I reached for my flour sifter the other day to make Irish soda bread for my dear friend who had just reported that her husband would be discharged from the hospital to hospice. She had so much to do. And sadly, there wasn’t anything I could do to help her. What did a fellow Irish sister do for her friend? Pulled out the sifter, taking the first step to making my soda bread.
As I turned the handle to sift the flour, sugar, baking soda, baking powder and salt through the fine holes in the sifter, I was flooded with memories of past baking sessions. Memories of friends and family who were happy, sad, celebrating, grieving, waiting, or honoring.
There are times in our lives when we know we’re creating a memory. Maybe it’s a big trip to Disney. It’s a religious celebration, a graduation, etc. But there are times when we are simply moving through life and wonderful memories are there for the making.
My daughter thinks of her birthday when she smells the fresh bread in the oven. She was 19 and in college the first time she sadly celebrated a birthday without her traditional loaf of bread. My son only likes the bread right out of the oven, so when he lived nearby, I would make the bread, and rush it to his apartment while it was still “warm from the oven”.
I recalled the time my neighbor went into the hospital for the birth of her 2nd child. It was the old days when you didn’t hear anything until the child had entered the world and the good news was announced by pay phone. During the impossibly long wait, I painstakingly polished my brass tea pot. When I still hadn’t gotten the call, I pulled out my sifter and began the therapeutic turning of the knob. The wait seemed forever; the smell of soda bread in the oven made it bearable.
If someone were sitting Shiva, I’d be there with soda bread. If a friend were sick, I’d immediately start my sifting. Any big life decision needs a cup of tea, or even a pot, and soda bread to ensure the best outcome. I did my best to provide the bread when an answer was needed.
When I moved into my house, my neighbor brought me a loaf. It was Mother’s Day! That was a bonus. She was from Ireland! Another bonus! It was the first time someone made it just for me. I felt so special. I’m sure she’s made hundreds of loaves. But this one she made for me.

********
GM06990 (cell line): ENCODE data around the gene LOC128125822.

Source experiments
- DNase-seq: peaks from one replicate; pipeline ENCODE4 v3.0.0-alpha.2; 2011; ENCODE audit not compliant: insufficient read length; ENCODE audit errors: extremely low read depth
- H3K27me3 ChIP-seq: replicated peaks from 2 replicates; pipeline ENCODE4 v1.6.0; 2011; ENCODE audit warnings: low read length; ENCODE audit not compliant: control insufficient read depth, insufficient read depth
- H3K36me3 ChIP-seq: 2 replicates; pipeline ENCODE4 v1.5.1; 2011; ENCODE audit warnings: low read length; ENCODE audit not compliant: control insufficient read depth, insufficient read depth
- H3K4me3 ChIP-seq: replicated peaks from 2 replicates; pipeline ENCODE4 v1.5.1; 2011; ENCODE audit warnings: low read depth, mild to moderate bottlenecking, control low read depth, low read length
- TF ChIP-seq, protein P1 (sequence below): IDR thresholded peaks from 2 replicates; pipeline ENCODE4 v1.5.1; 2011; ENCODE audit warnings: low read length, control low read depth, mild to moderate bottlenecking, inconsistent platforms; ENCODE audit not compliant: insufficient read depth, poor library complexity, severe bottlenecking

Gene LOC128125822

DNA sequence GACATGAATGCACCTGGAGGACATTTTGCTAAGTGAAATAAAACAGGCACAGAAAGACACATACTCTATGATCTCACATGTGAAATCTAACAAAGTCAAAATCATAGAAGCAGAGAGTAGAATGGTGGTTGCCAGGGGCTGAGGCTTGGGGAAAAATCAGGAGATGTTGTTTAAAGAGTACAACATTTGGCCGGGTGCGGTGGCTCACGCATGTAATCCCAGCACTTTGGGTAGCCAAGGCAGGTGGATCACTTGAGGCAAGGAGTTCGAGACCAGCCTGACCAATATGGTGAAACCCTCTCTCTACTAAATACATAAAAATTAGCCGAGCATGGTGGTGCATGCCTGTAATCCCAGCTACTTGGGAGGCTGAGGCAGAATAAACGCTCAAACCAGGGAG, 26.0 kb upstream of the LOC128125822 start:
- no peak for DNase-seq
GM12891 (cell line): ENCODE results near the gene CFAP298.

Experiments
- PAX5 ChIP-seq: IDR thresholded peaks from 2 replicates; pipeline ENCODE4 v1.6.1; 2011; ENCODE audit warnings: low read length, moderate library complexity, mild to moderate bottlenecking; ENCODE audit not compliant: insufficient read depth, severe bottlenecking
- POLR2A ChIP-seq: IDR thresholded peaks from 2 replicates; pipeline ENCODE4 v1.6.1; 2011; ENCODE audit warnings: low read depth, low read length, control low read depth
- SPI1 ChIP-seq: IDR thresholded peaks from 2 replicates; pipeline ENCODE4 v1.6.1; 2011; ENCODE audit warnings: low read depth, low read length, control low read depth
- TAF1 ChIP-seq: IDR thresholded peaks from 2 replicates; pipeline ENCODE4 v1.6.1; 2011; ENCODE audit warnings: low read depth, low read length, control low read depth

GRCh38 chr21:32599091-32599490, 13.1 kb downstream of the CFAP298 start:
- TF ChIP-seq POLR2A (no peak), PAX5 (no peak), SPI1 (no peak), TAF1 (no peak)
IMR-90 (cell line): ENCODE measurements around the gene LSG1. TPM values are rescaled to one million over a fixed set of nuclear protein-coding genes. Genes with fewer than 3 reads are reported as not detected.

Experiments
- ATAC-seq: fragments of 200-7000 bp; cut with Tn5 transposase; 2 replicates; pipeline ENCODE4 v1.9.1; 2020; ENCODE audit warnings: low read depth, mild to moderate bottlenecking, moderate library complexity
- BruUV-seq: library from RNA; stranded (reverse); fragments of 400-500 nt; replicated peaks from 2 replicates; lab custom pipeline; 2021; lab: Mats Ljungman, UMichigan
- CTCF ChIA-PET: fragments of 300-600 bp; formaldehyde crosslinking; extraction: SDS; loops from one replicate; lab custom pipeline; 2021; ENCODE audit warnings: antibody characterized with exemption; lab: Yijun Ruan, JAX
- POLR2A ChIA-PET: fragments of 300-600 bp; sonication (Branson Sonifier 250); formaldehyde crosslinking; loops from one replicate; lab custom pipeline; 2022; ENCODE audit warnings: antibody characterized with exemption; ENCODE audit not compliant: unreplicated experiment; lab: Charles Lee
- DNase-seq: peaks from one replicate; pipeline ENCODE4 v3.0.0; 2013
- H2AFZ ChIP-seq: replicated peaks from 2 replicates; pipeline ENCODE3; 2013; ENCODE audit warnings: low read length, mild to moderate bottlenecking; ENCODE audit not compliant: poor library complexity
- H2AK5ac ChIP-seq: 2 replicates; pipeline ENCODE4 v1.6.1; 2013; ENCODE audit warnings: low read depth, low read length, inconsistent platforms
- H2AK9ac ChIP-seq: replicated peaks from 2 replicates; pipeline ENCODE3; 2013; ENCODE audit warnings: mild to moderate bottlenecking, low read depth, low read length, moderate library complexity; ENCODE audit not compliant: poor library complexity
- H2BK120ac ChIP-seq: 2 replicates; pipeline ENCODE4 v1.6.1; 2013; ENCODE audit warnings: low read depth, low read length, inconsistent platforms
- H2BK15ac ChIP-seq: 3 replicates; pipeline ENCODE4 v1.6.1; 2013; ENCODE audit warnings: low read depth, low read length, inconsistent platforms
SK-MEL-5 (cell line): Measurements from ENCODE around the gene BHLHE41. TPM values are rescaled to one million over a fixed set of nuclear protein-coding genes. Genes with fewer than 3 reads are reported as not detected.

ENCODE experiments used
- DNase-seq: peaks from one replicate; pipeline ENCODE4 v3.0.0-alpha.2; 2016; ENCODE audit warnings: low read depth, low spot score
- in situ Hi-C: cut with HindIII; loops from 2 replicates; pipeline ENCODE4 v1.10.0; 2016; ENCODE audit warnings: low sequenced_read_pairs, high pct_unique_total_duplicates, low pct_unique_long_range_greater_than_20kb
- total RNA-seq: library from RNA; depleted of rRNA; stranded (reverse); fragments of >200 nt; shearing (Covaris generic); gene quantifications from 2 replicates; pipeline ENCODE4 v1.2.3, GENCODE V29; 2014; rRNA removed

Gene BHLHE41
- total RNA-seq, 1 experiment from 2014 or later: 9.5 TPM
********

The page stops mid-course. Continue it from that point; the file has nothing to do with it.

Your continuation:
I invited a new friend over for tea one morning and presented her with tea and a basket of scones. She still talks about it. She felt so special and “grown” up on that particular morning, even though she was well into her 30s.
I brought bread to a recent visit with my youngest brother, a vegan. I was warned that he might not indulge, but to me, it was a gesture of love. I know he loves the secret family recipe and would appreciate the gesture, even if he didn’t eat it. He texted that it was delicious. I assume he ate it without butter.
When my kids came home to find me sifting, they would immediately ask “who are you making it for?” If I were making bread, there was a reason outside of our house. Someone was sick, dying, celebrating,
leaving, coming home. It was my way of wrapping my arms around someone who needed a hug. I usually made an extra loaf to put on our table, but my reason for making it was to share.
When I delivered the loaf to my friend who was losing her husband, I wrote a note.
“A friend never misses the opportunity to offer support to another friend. And an Irish sister knows that another Irish sister needs soda bread with butter with her tea when facing a crisis. Wish there was more I could do.”
She had a piece of soda bread every day and felt my arms around her. It’s a small gesture to sift the ingredients into the bowl. No action is too small or enormous when you’re needed – in good times and bad.